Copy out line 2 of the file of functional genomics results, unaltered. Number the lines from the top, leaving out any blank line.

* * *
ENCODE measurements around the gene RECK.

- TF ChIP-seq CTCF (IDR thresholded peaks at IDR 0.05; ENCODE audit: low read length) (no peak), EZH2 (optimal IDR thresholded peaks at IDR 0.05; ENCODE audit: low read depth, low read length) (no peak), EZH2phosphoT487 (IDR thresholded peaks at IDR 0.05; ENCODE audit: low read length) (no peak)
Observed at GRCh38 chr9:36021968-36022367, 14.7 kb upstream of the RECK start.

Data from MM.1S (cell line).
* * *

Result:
- TF ChIP-seq CTCF (IDR thresholded peaks at IDR 0.05; ENCODE audit: low read length) (no peak), EZH2 (optimal IDR thresholded peaks at IDR 0.05; ENCODE audit: low read depth, low read length) (no peak), EZH2phosphoT487 (IDR thresholded peaks at IDR 0.05; ENCODE audit: low read length) (no peak)